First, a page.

The Austin St. Vincent de Paul Society created a Predatory Loan Conversion Program to assist clients in getting out from under crushing debts. “Through the help of a cooperating credit union, we help those in need convert their high interest loans into share secured loans at a lower interest rate,” the Society said. “This program has received financial support from local Catholic Campaign for Human Development funds from the Diocese of Austin, the Texas Financial Education Endowment, and the Texas Bar Foundation.”

Catholic Charities of Northern Kansas sponsors the Kansas Loan Pool Project, which helps individuals alleviate high-interest payday and title loan debt. It offers legitimate loans through a partnership with Sunflower Bank at fair interest rates, allowing them to pay off payday and title loans. Catholic Charities of Northern Kansas, the project’s sponsor, says it has long been aware of “how many of our clients have become trapped in the debt cycle of these predatory products with exorbitant interest rates.”

“Most people who go to a predatory lender go to pay a necessity such as rent, mortgage, a car payment or to repair a vehicle so they can continue to work,” Claudette Humphrey, Director of Stabilization Services at Catholic Charities, told The Register of the Catholic Diocese of Salina.

She said payday or title loans are marketed as a one time ‘quick fix’ for people facing a cash crunch. When the client cannot pay the loan back, they ‘re-loan’ with an additional service fee. Payday loans are balloon notes, with up to 391 percent APR. Title loans are secured with the vehicle’s title, with an average interest rate of 260 percent.

The Kansas Loan Pool Project offers monthly coaching on things like budgeting and help with predatory debt relief. Many clients have never used budgeting before, and when they learn it, they realize in what areas they can make cuts or economize.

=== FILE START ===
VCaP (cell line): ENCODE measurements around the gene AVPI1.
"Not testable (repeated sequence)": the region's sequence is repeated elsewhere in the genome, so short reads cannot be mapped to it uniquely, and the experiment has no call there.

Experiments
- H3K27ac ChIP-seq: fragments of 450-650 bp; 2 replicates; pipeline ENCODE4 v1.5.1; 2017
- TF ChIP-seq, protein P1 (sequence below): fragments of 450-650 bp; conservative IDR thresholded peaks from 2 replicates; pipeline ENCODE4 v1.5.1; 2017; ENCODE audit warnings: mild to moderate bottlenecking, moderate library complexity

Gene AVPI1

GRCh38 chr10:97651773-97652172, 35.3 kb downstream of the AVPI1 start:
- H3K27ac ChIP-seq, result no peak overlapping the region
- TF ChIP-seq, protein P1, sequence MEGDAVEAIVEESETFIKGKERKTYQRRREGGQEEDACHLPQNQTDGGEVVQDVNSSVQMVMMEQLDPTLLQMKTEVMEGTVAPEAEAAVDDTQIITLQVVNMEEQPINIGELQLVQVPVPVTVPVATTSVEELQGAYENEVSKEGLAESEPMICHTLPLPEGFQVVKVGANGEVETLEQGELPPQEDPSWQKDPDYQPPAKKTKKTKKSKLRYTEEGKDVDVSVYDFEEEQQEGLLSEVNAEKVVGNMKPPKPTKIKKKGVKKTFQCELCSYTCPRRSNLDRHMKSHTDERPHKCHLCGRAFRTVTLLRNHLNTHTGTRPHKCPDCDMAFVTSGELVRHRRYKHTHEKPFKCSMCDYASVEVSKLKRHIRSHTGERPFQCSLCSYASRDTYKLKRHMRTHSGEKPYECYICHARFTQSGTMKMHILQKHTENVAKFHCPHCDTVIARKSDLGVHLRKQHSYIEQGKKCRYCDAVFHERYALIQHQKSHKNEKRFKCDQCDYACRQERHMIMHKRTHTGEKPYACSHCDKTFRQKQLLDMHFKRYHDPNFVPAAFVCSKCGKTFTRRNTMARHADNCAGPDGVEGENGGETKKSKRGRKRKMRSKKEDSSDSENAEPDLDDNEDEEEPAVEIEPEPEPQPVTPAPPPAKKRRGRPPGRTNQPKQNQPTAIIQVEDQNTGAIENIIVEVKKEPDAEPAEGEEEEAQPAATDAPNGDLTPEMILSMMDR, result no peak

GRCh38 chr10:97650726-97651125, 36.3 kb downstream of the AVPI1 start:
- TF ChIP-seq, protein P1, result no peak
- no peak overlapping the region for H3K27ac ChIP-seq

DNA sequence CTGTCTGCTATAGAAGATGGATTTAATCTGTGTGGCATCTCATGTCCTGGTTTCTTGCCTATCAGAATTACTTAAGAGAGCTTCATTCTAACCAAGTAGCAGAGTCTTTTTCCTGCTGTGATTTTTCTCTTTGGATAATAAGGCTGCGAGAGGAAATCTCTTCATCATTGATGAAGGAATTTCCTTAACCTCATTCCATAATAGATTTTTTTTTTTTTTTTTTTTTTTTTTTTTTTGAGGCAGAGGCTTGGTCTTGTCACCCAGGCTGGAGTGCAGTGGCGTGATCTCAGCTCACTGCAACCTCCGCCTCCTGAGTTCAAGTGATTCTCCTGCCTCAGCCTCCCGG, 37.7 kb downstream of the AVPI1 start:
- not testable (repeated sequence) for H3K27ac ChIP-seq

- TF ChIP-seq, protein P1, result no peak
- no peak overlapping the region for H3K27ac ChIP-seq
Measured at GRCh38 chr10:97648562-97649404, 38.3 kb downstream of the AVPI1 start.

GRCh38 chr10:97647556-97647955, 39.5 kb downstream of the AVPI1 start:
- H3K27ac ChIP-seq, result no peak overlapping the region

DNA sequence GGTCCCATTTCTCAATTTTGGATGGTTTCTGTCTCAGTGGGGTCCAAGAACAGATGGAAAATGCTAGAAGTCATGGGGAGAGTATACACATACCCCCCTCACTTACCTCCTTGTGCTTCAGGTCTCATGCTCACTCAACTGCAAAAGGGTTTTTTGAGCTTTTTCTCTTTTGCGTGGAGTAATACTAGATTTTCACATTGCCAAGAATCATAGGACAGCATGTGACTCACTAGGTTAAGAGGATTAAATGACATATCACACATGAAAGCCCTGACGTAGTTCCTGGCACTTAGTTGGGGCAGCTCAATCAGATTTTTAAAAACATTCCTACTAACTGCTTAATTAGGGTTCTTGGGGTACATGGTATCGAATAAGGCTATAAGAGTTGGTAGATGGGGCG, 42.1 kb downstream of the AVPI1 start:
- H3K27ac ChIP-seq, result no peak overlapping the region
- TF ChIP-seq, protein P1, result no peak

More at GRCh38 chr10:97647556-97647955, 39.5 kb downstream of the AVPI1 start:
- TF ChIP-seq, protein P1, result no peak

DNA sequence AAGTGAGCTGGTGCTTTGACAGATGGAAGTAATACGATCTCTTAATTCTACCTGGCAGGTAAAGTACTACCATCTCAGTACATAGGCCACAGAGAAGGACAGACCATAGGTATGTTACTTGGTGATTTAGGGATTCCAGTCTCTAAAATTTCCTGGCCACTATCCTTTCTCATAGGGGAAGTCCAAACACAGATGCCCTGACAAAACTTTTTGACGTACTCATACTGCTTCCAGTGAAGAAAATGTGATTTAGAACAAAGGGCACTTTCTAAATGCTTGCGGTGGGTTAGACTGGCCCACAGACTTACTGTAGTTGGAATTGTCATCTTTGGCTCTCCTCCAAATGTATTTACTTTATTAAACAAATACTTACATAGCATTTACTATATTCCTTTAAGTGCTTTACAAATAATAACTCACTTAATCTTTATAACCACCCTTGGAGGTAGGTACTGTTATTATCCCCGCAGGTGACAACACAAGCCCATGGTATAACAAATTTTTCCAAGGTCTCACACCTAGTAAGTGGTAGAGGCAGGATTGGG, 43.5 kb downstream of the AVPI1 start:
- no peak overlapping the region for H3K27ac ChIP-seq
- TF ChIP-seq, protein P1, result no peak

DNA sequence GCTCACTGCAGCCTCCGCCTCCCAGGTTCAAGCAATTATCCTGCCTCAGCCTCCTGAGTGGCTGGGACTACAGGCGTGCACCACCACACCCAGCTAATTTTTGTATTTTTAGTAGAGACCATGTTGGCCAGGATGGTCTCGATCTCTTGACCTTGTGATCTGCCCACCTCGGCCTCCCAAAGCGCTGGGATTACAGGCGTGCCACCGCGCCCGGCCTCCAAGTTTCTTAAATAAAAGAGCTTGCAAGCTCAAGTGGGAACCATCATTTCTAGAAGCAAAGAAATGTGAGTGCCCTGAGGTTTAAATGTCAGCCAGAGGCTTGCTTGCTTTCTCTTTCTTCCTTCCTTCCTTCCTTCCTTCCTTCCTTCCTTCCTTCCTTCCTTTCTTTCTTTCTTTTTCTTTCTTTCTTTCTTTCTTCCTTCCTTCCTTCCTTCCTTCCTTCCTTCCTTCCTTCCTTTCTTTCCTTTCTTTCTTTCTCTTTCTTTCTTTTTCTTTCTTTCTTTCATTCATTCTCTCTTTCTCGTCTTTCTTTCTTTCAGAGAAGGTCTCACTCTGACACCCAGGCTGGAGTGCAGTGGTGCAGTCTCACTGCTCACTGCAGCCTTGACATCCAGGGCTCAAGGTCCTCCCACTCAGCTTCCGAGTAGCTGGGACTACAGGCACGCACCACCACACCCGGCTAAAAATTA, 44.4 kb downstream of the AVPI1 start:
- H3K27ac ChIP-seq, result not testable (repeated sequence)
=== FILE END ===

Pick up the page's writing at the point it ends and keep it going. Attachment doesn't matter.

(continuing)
Another alternative is an app called PayActiv, which helps companies get their workers emergency cash for very small fees. It works on the idea that workers have usually already earned the cash they need for emergencies because they have worked far enough into the pay period. They just haven’t been paid yet.

“And so we said the problem is really a between-paychecks problem,” Safwan Shah, the founder and CEO of PayActiv, told National Public Radio. Walmart is one company that has partnered with PayActiv.

“So let’s say they’ve already earned $900” by earning $100 a day for nine days, says Shah. But payroll is still five days away and they need the money right away. Shaw says they open the app and “they will see a number which is half of the amount they have earned that is accessible to them.”

In some cases, churches are offering small-dollar loans to members and the community as an alternative, Religion New Service reported. Friendship-West Baptist Church in Dallas operates Faith Cooperative Federal Credit Union, which offers checking and savings accounts as well as auto, mortgage and personal loans. Among the personal loans are small-dollar loans designed to replace those offered by payday lenders, said Frederick Douglass Haynes III, pastor.

Interest rates on the small-dollar loans range from 15 percent to 19 percent, depending on a borrower’s credit standing, he said. While higher than, say, a home equity credit line, the rates are a fraction of those charged by the money stores.

And La Salle Street Church in Chicago has dedicated $100,000 to a fund for small-dollar loans. So far, the group has made nine such loans and wants to expand its work, senior pastor Laura Truax told RNS.